2. The method of claim 1, wherein the placing step comprises placing a combination AC electric and magnetic sensor in the AC electric and magnetic fields.
3. The method of claim 1, wherein the electric field and magnetic field signals are voltage signals.
4. A method of detecting and classifying loads on an alternating current (AC) power line, comprising the steps of:
placing an AC field sensor in AC electric and magnetic fields generated by the AC power line, wherein the AC field sensor is not in direct physical contact with the AC power line;
generating an electric field signal representative of a vector component of the AC electric field generated by the AC line;
generating a magnetic field signal representative of a vector component of the AC magnetic field generated by the AC line;
generating a relative load vector signal representative of relative magnitude and phase changes in the magnetic field; and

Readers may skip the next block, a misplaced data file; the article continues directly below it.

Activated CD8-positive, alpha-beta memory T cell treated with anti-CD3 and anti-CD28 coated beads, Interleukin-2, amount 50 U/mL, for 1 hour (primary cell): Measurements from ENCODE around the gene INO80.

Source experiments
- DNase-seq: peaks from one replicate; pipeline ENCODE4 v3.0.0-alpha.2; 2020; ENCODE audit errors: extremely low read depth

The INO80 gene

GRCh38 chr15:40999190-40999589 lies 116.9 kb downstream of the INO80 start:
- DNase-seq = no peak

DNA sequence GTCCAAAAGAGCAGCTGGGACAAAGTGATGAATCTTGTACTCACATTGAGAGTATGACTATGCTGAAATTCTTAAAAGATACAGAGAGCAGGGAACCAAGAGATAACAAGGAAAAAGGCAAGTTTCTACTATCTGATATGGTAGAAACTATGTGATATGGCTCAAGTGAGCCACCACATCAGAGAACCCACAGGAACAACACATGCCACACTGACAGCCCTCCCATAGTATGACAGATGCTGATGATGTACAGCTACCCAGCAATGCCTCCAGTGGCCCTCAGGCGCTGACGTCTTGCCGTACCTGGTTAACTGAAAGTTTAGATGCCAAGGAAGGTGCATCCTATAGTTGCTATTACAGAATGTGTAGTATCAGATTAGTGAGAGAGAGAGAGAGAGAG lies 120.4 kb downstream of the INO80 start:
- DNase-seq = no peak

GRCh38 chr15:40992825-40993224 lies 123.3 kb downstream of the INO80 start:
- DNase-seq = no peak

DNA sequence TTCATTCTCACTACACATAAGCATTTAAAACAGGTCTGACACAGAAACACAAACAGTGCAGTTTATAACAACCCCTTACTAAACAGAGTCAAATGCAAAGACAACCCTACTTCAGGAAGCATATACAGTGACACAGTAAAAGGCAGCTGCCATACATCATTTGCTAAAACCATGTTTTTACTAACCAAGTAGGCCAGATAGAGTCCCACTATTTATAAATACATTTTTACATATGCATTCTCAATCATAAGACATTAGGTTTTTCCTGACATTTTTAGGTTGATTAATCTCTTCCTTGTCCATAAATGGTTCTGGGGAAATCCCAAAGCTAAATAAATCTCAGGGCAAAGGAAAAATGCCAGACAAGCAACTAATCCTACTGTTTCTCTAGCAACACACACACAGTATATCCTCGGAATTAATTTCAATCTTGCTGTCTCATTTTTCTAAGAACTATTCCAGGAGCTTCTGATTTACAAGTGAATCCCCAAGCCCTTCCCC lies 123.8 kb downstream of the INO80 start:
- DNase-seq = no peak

processing the relative load vector change signal to detect and classify loads,
wherein the processing step comprises:
rotating an initial load vector at an initial time t0 to a common reference point;
rotating a second load vector at a later time t to the common reference point; and
subtracting the second load vector from the initial load vector.
5. The method of claim 4, wherein the AC line comprises an AC power line having a frequency of 25, 50, 60, or 400 Hertz.
6. The method of claim 4, wherein the AC power line comprises an AC power line buried in the ground.
7. The method of claim 4, wherein the placing step comprises placing the AC field sensor near a structure that distorts the electric and magnetic fields generated by the AC line.